metria Posted 18 Jan 2010 , 5:58am
post #1 of

I just have to share this! I finally tried cake spackle from Toba Garrett's book The Well-decorated Cake (http://www.tobagarrett.com/meet.html) and wow! It turned my hideous Wilton pan 6" rounds into a thing of beauty!

I'm not sure what's up with my 6" rounds. I'm using the Wilton 6"x2" pans. Here they are leveled and layered.

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See? The sides are awful looking ... and part of it stuck to the pan icon_sad.gif They're so small, it's hard to get a for me to get a clean level.

Add spackle...
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BAM! Nice, clean edge cake to start icing.

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I hadn't finished the top with the pic was taken, but here:
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I just thought that was the coolest thing ever. Anyone have any bad experiences with cake spackle? If you don't know what that is, I think google-books allows you to preview that section in her book. So far, my first spackled cake is holding up well.

34 replies
sknnypggy Posted 18 Jan 2010 , 6:16am
post #2 of

I JUS bough the book yesterday and read abou cake spacke! I am soooo gonna spacke my next cake!

Evoir Posted 18 Jan 2010 , 6:29am
post #3 of

Have her book, but haven't needed to use spackle yet...will certainly try it now!

starra328 Posted 18 Jan 2010 , 6:30am
post #4 of

Yes cake spackle is great.

LindseyLoocy Posted 18 Jan 2010 , 6:59am
post #5 of

That's pretty cool. I've never heard of the cake spackle thing. Am I right to assume that it's just cake crumbs mixed with icing? icon_biggrin.gif

katystinykitchen Posted 18 Jan 2010 , 7:28am
post #6 of

Awesome!! I needed that for my most recent cake!

GenGen Posted 18 Jan 2010 , 7:39am
post #7 of

guess i have to buy the book lol. can't find googlebook or the recipe. ahvell icon_smile.gif

DecorateMe Posted 18 Jan 2010 , 7:48am
post #8 of

OMG, did you see her prices?!?
Go her!

KitchenKat Posted 18 Jan 2010 , 8:16am
post #9 of

I love it! Since learning the technique, the only times I haven't spackled was when I was covering with firm ganache.

metria Posted 18 Jan 2010 , 3:25pm

here's the google book preview:

http://books.google.com/books?id=f9Kq4ajgGogC&printsec=frontcover&dq=toba+the+well+decorated+cake&ei=Fn1US7zQF4WyNqeKicon_eek.gifwM&cd=1

i was wrong though, it doesnt show the spackle part. i do highly recommend getting the book though!

artscallion Posted 18 Jan 2010 , 3:46pm
Quote:
Originally Posted by Evoir

Have her book, but haven't needed to use spackle yet...will certainly try it now!




Evoir, you don't have to "need" it to use it. I use it on most cakes. While it does work to fill in defects, it's also good just as a crumb coat, just to make a VERY stable base for your final frosting or fondant.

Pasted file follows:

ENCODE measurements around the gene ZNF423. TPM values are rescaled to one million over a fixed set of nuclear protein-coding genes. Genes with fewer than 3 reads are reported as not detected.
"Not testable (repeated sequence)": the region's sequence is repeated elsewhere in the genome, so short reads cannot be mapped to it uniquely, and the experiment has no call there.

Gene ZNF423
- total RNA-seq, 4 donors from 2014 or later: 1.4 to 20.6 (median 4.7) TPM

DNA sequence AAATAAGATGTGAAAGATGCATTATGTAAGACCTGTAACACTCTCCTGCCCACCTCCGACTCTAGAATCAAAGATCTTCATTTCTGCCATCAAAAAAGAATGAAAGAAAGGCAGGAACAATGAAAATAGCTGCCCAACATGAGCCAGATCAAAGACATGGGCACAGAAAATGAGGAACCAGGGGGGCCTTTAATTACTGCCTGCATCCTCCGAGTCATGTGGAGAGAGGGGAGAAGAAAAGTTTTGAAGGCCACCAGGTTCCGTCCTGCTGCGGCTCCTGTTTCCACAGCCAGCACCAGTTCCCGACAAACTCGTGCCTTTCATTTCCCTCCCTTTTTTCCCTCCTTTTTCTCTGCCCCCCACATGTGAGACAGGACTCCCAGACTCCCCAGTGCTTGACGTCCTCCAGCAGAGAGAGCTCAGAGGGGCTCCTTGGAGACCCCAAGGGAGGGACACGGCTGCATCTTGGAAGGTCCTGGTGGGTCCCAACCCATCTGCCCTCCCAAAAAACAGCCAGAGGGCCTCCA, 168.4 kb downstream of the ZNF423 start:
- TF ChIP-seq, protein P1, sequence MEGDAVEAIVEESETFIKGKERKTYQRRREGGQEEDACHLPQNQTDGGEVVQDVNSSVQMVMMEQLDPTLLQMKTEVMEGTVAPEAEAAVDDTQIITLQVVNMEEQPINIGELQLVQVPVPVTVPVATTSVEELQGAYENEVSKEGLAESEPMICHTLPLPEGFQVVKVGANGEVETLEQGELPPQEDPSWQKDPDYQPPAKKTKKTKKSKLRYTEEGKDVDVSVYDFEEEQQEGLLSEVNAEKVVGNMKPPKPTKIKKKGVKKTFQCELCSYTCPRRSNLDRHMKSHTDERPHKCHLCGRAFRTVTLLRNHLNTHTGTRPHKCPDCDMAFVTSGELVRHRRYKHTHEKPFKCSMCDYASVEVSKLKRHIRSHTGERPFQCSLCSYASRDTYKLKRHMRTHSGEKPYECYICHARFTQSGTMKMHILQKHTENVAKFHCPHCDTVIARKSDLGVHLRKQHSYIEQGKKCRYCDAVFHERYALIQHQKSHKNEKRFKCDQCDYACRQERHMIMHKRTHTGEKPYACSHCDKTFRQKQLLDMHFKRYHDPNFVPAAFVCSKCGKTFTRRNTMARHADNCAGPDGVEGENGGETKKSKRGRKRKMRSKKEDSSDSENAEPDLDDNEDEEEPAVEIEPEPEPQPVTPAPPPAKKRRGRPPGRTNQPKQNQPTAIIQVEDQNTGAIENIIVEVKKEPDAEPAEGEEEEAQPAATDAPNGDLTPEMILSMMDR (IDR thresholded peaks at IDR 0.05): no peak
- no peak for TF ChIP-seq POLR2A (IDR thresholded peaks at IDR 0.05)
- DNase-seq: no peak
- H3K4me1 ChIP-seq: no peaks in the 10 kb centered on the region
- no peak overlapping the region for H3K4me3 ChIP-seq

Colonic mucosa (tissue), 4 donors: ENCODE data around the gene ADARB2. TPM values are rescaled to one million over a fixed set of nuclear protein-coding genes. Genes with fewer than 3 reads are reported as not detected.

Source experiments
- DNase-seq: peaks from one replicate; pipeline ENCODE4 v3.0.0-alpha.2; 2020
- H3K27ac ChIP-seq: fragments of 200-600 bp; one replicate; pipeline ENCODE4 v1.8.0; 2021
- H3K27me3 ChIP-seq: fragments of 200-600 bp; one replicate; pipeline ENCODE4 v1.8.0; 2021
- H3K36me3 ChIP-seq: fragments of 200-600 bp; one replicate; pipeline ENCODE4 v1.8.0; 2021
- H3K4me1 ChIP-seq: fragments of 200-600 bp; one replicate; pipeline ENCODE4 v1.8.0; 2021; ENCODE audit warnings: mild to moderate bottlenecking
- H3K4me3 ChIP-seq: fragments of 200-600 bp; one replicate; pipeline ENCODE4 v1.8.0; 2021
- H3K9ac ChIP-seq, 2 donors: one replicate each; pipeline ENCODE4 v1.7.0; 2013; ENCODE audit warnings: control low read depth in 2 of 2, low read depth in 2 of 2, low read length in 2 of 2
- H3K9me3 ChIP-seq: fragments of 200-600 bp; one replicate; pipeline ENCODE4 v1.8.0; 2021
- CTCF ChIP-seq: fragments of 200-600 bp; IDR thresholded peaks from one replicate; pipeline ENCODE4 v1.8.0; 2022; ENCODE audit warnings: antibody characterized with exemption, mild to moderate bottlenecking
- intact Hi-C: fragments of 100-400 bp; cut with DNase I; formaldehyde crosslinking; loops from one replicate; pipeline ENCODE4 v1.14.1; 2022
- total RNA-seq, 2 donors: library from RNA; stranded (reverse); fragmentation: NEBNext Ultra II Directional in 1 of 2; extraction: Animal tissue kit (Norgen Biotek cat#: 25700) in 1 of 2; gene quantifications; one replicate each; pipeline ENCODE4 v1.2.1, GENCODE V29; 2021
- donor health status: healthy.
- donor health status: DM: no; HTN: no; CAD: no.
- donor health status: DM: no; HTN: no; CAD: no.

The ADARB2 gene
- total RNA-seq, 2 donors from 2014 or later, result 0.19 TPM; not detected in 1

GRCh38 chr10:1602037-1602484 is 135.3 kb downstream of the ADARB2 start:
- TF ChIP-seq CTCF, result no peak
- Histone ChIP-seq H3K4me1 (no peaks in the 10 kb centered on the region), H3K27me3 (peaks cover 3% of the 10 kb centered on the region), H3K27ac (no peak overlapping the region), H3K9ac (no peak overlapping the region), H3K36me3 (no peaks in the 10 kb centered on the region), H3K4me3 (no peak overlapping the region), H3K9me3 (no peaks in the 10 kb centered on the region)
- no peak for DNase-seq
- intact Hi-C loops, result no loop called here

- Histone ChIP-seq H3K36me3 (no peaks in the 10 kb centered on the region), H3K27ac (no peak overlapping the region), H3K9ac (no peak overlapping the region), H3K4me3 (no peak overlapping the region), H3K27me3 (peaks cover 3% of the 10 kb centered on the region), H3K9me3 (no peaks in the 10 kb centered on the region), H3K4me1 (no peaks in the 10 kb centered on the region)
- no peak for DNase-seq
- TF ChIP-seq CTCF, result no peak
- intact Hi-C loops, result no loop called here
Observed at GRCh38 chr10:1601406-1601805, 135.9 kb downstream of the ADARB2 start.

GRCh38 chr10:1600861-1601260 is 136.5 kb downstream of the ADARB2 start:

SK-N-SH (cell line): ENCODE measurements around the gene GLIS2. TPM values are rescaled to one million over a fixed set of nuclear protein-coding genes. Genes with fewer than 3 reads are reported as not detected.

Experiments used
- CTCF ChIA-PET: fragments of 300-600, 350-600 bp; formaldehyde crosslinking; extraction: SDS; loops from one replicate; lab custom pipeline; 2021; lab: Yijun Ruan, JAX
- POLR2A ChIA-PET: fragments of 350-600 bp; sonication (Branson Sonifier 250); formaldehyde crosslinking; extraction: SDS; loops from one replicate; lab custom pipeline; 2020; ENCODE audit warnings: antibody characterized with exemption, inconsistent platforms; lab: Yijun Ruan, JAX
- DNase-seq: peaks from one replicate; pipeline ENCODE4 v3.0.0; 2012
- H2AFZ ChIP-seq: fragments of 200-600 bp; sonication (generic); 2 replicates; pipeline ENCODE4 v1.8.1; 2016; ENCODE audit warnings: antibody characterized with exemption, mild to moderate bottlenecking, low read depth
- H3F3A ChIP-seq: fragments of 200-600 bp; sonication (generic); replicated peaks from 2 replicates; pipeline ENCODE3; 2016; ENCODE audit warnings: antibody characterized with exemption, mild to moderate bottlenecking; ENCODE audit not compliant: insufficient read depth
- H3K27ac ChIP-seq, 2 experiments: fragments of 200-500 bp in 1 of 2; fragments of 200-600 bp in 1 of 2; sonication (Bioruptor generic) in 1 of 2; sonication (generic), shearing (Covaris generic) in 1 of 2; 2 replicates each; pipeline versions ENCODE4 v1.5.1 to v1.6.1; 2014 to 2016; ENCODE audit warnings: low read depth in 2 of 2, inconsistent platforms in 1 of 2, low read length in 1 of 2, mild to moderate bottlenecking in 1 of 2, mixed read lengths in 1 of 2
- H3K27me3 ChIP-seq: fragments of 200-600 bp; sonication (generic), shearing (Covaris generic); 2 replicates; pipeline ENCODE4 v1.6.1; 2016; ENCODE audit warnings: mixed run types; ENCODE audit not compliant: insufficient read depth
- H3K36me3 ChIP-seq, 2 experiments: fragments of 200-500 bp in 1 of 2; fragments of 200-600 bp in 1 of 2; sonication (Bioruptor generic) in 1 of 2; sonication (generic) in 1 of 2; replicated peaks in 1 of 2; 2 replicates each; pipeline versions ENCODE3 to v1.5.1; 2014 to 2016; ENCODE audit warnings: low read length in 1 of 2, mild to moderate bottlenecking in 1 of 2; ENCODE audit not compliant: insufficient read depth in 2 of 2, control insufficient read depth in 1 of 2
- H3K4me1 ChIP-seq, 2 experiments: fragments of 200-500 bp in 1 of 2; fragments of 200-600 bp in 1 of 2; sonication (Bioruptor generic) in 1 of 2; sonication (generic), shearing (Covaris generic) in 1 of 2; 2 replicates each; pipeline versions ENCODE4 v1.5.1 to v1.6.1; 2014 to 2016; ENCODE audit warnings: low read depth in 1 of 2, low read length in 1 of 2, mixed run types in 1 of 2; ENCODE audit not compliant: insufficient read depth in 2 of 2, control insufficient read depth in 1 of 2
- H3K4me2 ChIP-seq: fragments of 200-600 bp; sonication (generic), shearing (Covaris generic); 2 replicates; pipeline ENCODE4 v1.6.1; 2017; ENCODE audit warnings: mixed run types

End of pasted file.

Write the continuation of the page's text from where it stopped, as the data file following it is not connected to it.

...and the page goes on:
I sometimes will also use it, as Toba suggests, as a filling for the middle of a torted caked. In other words, if you have two cakes that you are torting into four layers for a tier, this gives you three places for filling. I use spackle for the middle one and regular filling for the other two.

And the recipe is a non-specific mix of cake trimmings, buttercream and filling. I usually use a ratio of 2-2-1 parts of each. But it really depends on the consistency of each and whether your filling is jam or mousse, etc. What you're aiming for is a thick paste. So I usually start with equal parts of cake and frosting, then add filling until it's spreadable, but still thick.

jobueno Posted 18 Jan 2010 , 3:49pm

Toba's cake spackle is just like cake balls. No Special recipe needed. If you can make cake balls, you can make the spackle. icon_biggrin.gif

Mug-a-Bug Posted 18 Jan 2010 , 4:00pm

I just used this for the first time on a cake. (Mine didn't look as pretty as yours) Has anyone been successful in using this method to prevent blow-outs? Thanks for posting thumbs_up.gif

JustToEatCake Posted 18 Jan 2010 , 4:23pm

I have her professional cake decorating book and found spackle quite interesting but I don't have that many cake scraps. So I have yet to try it...but looking forward to.

JustToEatCake Posted 18 Jan 2010 , 4:41pm

Edited: Weird double post, sorry.

dailey Posted 18 Jan 2010 , 4:58pm

i always used this method, love it!

Renaejrk Posted 18 Jan 2010 , 5:04pm

I have used it a couple of times (only made a small amount) to fill in "craters" that broke on the side of a cake - it works wonderfully!

GenGen Posted 18 Jan 2010 , 6:03pm

yah i just did some googling figuring it would Pop up some where and saw what was involved.. then i slapped my forehead and went duh.. it was one of the first things i learned on CC and completely FORGOT by now Oye! lol

sillywabbitz Posted 18 Jan 2010 , 7:19pm